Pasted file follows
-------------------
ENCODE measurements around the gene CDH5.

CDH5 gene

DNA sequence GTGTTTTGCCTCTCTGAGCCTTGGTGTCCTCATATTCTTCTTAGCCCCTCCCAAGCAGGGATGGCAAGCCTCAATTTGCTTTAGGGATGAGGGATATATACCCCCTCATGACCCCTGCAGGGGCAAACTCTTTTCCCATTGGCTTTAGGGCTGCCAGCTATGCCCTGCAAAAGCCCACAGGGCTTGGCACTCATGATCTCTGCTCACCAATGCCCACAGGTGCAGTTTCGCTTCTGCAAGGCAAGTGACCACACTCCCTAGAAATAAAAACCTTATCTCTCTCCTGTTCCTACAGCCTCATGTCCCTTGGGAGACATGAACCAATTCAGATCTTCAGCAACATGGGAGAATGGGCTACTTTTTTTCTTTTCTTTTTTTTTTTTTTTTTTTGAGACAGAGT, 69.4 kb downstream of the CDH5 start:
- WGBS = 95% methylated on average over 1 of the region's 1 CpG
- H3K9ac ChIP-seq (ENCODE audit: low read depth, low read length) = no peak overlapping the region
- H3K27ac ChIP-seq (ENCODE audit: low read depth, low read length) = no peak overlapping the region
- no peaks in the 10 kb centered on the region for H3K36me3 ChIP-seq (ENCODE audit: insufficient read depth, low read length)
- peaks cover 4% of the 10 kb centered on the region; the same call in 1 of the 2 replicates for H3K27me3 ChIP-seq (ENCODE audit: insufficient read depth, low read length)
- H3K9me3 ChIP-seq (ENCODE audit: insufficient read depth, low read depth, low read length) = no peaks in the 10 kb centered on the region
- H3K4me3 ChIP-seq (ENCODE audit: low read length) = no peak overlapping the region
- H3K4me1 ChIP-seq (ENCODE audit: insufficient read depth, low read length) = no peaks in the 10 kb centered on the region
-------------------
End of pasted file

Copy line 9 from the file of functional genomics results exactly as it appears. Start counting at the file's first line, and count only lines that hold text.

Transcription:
- H3K9me3 ChIP-seq (ENCODE audit: insufficient read depth, low read depth, low read length) = no peaks in the 10 kb centered on the region